Insufficient time and resources have been provided for his leadership and management development. You assess his style as ‘command and control of people and information’. He prefers to make all the important decisions and to closely supervise and control his staff.

Strategy One: Managing Yourself

The first thing with an underperforming staff member is to focus on yourself. This approach is drawn from Ontology of the Human Observer. This branch of ontology centres on how we, as human beings, use our language (speaking and listening), our moods and emotions and our physiology (our body) to create our ‘Way of Being’. My Way of Being is based on these three domains, as is yours.

The following Way of Being model demonstrates this conceptually:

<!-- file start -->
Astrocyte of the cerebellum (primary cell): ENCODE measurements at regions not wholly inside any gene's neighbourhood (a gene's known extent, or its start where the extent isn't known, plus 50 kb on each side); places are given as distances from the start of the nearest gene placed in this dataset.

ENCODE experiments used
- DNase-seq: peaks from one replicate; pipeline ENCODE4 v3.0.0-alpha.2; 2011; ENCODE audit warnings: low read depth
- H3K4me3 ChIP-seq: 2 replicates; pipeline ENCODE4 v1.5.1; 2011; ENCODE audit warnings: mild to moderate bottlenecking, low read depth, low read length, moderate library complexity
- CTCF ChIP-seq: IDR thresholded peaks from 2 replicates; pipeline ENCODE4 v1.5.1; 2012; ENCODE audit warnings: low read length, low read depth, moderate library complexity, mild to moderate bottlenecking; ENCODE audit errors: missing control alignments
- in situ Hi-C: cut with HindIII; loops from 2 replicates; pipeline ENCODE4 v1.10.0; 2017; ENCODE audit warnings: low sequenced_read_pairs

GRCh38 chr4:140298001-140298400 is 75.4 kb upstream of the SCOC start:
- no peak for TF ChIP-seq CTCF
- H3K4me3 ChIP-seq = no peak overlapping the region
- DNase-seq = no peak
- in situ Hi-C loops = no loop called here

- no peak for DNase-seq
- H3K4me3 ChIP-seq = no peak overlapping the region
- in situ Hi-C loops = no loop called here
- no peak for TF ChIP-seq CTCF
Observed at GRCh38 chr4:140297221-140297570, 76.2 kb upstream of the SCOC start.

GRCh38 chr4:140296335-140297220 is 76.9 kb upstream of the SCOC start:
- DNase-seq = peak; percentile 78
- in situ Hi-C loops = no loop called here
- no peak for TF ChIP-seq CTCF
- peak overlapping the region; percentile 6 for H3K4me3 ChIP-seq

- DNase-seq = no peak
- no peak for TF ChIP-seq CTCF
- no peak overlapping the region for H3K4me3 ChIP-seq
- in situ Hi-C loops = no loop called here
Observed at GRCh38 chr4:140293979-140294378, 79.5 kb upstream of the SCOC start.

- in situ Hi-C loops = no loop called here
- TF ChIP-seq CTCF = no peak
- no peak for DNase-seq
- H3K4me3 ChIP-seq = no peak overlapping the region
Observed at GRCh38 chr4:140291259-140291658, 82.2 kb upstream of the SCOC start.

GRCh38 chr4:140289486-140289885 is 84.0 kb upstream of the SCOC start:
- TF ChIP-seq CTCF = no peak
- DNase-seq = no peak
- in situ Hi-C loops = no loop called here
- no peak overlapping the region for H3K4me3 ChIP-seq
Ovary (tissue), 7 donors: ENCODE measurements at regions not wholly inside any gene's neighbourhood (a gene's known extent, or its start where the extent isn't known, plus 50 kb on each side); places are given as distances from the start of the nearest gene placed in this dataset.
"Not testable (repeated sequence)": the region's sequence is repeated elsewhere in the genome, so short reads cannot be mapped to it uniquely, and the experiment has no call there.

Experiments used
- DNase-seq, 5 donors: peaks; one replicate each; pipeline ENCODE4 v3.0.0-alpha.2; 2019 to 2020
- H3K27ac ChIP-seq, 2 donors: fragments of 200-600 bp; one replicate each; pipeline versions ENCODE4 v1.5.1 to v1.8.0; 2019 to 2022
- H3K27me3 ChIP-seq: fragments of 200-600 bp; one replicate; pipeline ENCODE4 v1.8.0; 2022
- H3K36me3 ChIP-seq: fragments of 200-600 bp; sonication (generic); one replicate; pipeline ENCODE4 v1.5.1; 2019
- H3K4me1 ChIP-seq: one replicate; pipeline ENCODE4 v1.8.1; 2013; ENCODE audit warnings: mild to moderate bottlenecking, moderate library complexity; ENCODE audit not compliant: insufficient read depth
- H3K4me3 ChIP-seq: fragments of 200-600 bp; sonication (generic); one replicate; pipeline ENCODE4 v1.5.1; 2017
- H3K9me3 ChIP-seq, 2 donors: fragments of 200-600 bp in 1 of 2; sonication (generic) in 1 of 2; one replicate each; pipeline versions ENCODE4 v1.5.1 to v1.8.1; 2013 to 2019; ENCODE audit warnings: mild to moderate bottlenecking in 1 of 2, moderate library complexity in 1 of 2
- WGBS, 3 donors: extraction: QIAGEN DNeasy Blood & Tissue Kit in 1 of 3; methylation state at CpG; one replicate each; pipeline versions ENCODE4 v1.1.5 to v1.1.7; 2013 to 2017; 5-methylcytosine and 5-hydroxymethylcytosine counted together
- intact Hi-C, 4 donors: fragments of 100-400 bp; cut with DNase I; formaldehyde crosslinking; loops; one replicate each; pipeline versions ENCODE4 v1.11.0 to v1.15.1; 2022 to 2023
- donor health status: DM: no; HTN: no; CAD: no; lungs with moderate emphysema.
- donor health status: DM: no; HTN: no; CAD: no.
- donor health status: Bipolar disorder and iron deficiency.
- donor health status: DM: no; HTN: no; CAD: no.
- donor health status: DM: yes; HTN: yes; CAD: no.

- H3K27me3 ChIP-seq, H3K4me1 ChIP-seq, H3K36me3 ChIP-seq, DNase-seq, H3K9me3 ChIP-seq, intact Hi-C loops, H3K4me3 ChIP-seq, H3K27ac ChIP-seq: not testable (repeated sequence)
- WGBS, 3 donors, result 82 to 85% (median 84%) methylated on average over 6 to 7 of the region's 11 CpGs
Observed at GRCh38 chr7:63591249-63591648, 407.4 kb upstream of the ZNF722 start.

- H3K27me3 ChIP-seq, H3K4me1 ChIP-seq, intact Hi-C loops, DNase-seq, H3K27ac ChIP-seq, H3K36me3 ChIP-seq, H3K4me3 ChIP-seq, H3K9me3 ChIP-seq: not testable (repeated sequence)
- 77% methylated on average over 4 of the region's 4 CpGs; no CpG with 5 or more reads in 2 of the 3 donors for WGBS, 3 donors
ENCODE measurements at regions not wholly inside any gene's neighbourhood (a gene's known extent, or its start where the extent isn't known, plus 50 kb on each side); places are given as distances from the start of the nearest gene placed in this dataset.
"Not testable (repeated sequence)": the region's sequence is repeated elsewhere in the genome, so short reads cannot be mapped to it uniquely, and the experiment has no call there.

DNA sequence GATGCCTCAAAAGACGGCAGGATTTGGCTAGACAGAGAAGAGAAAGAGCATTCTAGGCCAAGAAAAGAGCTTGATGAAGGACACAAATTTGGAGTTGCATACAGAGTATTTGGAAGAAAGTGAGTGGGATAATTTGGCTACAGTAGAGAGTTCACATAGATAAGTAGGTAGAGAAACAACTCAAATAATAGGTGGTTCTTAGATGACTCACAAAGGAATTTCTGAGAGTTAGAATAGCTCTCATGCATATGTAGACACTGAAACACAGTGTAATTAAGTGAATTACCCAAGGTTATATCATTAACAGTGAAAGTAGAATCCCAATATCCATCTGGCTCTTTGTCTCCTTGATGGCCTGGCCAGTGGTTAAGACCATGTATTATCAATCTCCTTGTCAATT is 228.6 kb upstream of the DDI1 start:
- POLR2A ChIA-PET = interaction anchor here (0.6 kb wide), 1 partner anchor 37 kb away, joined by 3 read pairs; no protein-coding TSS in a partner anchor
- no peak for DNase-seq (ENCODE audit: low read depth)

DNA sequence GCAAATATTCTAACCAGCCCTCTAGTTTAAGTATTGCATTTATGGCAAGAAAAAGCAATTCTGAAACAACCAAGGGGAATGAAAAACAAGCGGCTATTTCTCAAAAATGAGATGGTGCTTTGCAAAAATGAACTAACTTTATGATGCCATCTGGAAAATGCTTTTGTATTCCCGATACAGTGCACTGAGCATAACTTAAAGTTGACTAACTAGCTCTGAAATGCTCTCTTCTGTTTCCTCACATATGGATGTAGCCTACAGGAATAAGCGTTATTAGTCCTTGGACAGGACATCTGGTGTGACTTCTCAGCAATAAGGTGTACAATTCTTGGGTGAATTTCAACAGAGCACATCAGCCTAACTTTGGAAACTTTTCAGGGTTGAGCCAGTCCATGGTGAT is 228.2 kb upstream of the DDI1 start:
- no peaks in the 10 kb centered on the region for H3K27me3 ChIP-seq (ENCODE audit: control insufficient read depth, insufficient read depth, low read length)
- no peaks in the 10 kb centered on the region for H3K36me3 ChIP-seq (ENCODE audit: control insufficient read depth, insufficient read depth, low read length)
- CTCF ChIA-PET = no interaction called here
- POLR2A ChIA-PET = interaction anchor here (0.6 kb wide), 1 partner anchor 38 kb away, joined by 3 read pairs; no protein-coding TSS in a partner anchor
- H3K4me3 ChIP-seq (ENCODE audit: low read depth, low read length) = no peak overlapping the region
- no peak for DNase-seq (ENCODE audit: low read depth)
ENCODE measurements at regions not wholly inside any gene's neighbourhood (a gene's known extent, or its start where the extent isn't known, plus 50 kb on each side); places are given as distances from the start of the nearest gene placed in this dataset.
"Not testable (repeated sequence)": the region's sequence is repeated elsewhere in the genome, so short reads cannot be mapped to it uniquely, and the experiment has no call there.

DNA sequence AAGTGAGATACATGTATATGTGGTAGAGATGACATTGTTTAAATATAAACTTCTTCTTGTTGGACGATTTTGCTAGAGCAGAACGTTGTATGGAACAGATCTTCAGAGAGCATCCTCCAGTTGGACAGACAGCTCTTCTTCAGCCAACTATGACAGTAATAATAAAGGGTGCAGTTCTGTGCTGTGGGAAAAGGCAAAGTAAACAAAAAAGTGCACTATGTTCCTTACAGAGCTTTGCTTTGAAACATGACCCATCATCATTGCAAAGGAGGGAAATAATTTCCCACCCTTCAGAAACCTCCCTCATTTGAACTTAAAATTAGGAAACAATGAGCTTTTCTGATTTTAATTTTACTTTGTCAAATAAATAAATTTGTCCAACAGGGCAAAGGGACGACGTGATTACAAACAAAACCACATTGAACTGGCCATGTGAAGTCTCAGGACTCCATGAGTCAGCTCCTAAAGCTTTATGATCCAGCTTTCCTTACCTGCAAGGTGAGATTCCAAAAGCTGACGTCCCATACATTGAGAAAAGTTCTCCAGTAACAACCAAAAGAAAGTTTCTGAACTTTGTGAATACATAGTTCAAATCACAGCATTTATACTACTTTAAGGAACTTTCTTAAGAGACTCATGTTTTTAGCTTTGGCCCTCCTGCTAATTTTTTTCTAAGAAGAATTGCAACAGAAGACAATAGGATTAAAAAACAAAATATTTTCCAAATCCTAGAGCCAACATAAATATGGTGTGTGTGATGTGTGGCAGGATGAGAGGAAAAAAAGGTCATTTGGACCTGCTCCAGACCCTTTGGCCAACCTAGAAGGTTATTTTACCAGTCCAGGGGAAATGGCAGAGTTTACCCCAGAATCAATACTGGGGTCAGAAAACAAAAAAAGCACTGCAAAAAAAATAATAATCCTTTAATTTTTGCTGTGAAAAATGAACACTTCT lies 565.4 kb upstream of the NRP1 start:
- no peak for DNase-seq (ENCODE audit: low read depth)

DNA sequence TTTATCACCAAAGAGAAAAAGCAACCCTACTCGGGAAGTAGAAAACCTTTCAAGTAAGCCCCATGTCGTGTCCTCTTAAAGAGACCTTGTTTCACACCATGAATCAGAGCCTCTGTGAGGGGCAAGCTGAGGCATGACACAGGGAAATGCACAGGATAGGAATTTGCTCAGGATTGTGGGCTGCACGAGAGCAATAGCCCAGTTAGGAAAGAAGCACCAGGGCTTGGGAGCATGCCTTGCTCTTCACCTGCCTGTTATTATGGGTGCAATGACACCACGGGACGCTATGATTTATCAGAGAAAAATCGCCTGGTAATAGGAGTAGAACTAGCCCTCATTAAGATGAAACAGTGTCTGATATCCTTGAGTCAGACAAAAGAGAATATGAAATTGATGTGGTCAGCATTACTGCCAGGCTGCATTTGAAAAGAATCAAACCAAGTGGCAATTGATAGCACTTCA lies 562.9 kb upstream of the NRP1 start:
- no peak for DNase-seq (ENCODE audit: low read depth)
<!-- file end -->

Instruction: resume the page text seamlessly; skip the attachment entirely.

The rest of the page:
There is interplay between the three areas (language, moods and emotions and our physiology/body) and the world we each experience is shaped by our Way of Being.

How we each use our Way of Being and how we observe our Way of Being can open up possibilities for us or close down opportunities. When we have an underperforming staff member, they can be stuck in a Way of Being that is not helpful. Working with your own Way of Being enables you to understand how you and others function and how you can shift your Way of Being to improve your personal and professional life.

In returning to the poor performing staff member, observe these three elements of yourself. You may do this through some self-coaching, reflection or choose to work with an external/internal coach.

Through exploring and shifting how you are currently observing this situation you will be more resourceful in your approach.